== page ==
Like a Doctor Frankenstein of technology, he created it using different parts of other items. He took the lens from a Super-8 movie camera, a portable digital cassette to register the imagery was attached to the side, 16 nickel-cadmium batteries, about a dozen analogue circuits attached thanks to a circuit board and finally an Analogue-to-Digital converter (a technology that can convert information such as sound or light into a digital one) and of course the new (very temperamental according to Sasson himself) CCD technology that started this all project. Alongside this project, Sasson and his team also needed a device that could interpret the information saved on the cassette and then showcase it on the screen. They called it the playback system and it resembled a contemporary television.

The newly built camera was able to capture a black-and-white image, with a resolution of 0.01 megapixels, the analogue data was registered in 50 milliseconds but it took 23 seconds for the device to register the image and have it saved on the cassette to be transcripted to the playback system. To operate it, the photographer would first use a switch to turn on the device and then click it again to "snap" the photo. It was still far from the DSLR cameras that we are using today. The device weighs 3.6kg (about 5 times heavier than modern devices). Now that the prototype was ready they needed to test it. They asked one of the lab technicians present that day to pose, so Sasson could capture their picture with his strange device. They settled on a simple head and shoulders shot that appeared on the playback system screen.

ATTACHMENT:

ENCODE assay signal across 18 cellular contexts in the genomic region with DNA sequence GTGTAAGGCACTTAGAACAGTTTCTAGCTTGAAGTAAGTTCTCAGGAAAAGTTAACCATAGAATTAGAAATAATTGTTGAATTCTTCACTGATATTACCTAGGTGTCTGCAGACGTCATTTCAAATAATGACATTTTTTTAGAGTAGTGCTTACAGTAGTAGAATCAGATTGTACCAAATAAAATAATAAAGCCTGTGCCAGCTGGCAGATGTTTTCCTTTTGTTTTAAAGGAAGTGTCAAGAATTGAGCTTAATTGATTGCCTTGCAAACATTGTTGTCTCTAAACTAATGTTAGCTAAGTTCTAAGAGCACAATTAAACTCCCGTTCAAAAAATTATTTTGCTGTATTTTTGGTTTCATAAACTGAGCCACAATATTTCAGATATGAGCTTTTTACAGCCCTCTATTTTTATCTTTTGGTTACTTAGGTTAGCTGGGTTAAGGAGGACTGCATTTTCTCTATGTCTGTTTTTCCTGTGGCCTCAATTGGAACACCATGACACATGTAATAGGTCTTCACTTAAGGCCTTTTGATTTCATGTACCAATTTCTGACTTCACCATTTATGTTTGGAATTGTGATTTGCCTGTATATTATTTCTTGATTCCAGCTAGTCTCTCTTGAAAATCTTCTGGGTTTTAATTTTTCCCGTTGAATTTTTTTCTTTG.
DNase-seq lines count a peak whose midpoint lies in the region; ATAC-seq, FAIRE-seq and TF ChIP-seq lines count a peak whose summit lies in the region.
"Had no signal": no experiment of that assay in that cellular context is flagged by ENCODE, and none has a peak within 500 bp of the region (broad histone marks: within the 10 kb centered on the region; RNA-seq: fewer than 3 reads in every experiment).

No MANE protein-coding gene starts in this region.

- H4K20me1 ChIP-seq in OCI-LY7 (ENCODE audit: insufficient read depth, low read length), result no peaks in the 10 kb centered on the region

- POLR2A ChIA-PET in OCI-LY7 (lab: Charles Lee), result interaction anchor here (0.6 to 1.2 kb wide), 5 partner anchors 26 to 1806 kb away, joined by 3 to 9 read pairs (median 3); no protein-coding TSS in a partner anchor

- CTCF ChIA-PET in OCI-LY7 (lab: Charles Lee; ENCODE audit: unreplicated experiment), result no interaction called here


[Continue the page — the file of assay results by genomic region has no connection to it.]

Now you could imagine that with such a tremendous new technology, the company would invest all its engineers on the project to be the leader of a brand new market. But, as you may know, Kodak was the leader of the film photography market in the United States. Not willing to change the status quo they stuck to film cameras for the next 14 years.

Fujifilm camera in close up

Getting on the shelves

In the meantime, many other companies saw the new opportunity that the digital camera could bring them. More specifically, a Japanese company known as Fujifilm. In 1988 they presented the Fujix DS-1P, the prototype of the world's first fully digital camera. It was called as such because compared to Sasson's design this did not use any analogue system to save data, as it required a semiconductor memory card (developed by Toshiba). It was also able to capture images in 400 kilo-pixels and could save up to 10 photographs in total. The model was first introduced at the Photokina show in Cologne, Germany (a European photography trade fair for the photography and image industry) but was unfortunately never commercialised due to the high cost of a semiconductor memory card.

However, the company still expected the future of photography to be cameras using digital. Therefore, they decided to wait for new image-capturing technology to emerge and hold on before they started marketing such technology. We would have to wait until a year later when Fujifilm launched the first commercialised digital camera the Fujix DS-X.

Since then the technology of DSLR photography kept growing each year, with new designs and new capacities. But with all of this, it is still refreshing to know that the first step to creating the tool that brings up such passion and his part of our daily lives started with a dream of mapping out the stars.